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Nolla reisst den Berg in die Tiefe

Nolla reisst den Berg in die Tiefe
Reto Hänny, writer from Tschappina: Text excerpt from «Helldunkel» [pp. 162 – 163] (1994):


"Have you really been there, on grandfather's arms, as the rüfe rolls down the ravine? Can one remember the dull rumbling, the quake under one's feet; or do you only know all this from grandfather's stories? [...] Pieces of land, Börter, then the whole slope, sliding, getting into a slip, slowly, barely visible at first, hardly any trembling in the branches, then, if you look a moment later, suddenly faster, begin to throw yourself up, throw over, alders and firs, wedged, Mikado sticks are thrown into confusion, stones, splintering wood, fences and bent trunks, whose exposed rootstocks protrude from the blue-black porridge in vain looking for support in the clawing rain-hatched air, dancing over wuhre down on the mudslide [...]»

Trees, rocks, houses, nothing on the Heinzenberg was safe from the raging mountain stream Nolla. The Nolla is a stream with extraordinary violence, which shaped the landscape extensively and taught the inhabitants of Heinzenberg and Domleschg to fear. At high water levels, the Nolla carried as much debris as debris or alluvial wood from the Heinzenberg that it literally piled up in front of the valley floor to a dam wall until the force of the water tore these ramparts back with it and thus triggered a strong tidal wave.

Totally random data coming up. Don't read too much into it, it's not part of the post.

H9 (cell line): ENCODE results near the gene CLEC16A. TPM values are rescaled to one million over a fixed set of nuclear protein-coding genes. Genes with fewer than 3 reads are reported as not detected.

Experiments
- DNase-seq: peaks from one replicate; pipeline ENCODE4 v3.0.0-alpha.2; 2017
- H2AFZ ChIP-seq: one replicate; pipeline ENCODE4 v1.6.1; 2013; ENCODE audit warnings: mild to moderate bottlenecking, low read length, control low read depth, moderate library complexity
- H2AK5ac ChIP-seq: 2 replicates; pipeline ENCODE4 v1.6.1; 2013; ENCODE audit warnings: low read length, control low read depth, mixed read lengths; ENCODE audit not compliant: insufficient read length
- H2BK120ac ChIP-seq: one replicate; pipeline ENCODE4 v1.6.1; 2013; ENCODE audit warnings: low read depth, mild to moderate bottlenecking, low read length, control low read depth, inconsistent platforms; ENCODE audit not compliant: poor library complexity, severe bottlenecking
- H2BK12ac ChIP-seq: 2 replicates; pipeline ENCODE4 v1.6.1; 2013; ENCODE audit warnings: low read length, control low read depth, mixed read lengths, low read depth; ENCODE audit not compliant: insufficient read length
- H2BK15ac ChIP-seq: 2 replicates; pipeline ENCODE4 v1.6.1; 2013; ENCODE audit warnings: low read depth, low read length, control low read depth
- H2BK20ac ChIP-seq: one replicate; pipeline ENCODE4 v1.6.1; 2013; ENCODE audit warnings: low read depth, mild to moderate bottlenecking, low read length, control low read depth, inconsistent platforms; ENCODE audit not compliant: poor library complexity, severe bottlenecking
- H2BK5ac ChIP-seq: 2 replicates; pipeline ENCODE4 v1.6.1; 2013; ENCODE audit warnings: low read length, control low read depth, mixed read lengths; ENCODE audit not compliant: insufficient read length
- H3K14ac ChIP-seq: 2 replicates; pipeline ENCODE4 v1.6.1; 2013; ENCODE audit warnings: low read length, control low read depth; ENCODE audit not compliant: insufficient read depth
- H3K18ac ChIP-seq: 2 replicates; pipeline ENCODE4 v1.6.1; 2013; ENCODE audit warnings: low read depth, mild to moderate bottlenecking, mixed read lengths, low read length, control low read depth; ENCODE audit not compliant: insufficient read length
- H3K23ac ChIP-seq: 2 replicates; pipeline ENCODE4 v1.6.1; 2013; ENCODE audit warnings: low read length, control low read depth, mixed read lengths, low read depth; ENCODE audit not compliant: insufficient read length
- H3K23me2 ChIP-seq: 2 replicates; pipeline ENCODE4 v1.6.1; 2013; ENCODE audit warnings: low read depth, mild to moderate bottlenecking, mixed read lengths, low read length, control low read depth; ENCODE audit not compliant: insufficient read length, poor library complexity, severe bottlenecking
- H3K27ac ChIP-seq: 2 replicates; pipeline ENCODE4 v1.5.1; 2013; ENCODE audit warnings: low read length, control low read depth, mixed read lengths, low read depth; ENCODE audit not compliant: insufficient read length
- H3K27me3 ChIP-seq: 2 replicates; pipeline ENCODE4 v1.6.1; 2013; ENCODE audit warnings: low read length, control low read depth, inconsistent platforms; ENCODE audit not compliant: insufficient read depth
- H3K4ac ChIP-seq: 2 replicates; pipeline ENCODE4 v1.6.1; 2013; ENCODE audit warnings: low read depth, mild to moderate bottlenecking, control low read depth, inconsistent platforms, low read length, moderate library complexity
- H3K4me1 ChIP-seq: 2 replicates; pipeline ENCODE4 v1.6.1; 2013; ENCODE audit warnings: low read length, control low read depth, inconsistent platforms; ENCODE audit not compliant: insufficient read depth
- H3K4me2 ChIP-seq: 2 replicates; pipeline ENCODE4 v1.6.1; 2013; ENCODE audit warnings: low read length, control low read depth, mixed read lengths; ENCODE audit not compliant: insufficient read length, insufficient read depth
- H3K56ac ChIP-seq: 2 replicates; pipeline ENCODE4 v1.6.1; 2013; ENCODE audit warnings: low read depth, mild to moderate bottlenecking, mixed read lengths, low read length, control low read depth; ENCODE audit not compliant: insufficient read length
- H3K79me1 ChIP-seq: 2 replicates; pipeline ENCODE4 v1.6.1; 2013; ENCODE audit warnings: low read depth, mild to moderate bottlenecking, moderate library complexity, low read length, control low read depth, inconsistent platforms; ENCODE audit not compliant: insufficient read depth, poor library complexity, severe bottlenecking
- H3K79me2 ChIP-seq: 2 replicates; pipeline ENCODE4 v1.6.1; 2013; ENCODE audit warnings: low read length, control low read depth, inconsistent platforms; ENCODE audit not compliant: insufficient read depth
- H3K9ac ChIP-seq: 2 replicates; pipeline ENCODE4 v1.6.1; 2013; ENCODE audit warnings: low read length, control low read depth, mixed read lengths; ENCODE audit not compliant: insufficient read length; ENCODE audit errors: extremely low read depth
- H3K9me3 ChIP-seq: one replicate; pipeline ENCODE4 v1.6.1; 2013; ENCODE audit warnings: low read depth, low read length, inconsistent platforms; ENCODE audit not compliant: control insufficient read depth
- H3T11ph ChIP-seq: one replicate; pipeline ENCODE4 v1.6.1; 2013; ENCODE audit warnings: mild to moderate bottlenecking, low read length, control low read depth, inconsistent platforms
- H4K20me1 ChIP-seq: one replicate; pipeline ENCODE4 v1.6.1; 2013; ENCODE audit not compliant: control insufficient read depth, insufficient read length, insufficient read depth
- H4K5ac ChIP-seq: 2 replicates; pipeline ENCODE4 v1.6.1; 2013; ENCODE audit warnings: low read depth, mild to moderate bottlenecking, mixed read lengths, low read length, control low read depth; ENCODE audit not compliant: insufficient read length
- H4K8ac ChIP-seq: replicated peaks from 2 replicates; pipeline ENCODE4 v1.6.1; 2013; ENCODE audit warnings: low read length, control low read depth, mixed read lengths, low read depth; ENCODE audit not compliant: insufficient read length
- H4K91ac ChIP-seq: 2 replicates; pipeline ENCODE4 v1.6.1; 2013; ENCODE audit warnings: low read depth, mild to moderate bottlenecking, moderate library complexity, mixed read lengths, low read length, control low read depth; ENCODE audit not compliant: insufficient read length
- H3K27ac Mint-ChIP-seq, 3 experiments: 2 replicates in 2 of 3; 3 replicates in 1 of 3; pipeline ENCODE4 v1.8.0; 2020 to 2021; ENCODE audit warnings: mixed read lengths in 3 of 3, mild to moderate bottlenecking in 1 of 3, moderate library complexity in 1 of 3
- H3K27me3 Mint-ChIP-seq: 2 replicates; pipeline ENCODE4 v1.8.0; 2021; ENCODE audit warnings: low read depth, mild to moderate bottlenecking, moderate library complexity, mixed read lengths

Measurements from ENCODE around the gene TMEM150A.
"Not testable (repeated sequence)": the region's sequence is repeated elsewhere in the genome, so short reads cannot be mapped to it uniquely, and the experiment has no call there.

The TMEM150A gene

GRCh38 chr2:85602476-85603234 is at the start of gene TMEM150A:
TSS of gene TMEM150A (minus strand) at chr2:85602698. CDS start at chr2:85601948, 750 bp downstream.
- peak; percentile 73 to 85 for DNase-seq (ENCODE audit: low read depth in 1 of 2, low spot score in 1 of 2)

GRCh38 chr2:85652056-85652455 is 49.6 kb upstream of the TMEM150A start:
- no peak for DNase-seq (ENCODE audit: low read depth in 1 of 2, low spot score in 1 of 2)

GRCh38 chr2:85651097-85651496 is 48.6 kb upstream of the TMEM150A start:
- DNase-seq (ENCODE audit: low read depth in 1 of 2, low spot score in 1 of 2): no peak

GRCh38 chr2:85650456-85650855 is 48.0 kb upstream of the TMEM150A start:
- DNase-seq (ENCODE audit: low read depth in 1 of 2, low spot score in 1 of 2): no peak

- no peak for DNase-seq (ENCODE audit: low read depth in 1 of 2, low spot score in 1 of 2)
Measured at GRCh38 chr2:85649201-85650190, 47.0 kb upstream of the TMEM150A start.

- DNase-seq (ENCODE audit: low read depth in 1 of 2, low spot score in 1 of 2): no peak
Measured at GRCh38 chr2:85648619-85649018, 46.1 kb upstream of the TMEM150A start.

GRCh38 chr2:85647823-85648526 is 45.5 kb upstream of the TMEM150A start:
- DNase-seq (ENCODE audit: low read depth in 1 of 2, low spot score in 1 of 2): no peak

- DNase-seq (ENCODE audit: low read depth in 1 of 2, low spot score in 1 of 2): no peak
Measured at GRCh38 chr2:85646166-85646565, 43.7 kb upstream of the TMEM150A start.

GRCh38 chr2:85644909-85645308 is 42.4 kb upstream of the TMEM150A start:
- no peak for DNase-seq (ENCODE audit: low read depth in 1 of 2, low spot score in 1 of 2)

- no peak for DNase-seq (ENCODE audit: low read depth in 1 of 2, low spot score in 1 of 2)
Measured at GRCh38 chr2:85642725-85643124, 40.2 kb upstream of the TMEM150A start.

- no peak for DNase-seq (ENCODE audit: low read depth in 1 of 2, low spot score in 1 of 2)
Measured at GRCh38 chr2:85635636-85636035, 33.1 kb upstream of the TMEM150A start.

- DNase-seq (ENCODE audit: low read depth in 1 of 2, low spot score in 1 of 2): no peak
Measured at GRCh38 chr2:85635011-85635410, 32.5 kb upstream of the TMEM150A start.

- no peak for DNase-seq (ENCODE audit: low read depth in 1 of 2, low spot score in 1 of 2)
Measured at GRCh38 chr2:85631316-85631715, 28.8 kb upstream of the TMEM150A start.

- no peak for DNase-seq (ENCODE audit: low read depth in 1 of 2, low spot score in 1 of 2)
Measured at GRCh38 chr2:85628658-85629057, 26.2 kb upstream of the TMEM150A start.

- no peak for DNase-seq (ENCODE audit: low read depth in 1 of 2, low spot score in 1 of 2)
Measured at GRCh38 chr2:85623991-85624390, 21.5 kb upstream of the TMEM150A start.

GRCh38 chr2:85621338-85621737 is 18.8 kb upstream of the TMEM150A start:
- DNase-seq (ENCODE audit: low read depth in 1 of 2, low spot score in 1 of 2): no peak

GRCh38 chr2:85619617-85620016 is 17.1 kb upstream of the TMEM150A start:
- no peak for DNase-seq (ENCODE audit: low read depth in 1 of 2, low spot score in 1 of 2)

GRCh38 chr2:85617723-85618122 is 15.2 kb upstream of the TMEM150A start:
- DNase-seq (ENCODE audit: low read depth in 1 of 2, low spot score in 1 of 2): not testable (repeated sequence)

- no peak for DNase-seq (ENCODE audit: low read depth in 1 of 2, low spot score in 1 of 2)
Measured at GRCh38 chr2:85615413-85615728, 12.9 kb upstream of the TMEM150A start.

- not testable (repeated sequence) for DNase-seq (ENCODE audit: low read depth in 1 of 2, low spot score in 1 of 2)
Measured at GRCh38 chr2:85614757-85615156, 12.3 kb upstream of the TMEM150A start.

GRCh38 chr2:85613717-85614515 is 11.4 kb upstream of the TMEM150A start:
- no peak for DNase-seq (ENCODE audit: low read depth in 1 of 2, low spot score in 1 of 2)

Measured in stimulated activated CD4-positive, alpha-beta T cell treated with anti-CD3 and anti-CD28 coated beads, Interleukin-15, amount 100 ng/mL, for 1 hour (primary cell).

In the past, there have always been extreme events, which led, among other things, to massive floods in the Domleschg with effects as far as Lake Constance. The first documented eruption occurred in 1585. Subsequently, accumulations of outbreaks and decades of rest alternating again and again.

In order to stop the damage effects of this dreaded torrent, the stream construction began in 1870. Mainly subsidized by the federal government, the Nolla was tamed until 1901 with 70 barriers and pre-barriers, drainage canals and a 2575 meter long drainage canal.

Further measures such as the afforestation of the Nolla state forest and the emptying of the Lüschersee were added. All these interventions were able to significantly improve the situation, but to this day barriers have had to be replaced or new ones built.


Responsible for this content: Viamala Tourism.
This content has been translated automatically.

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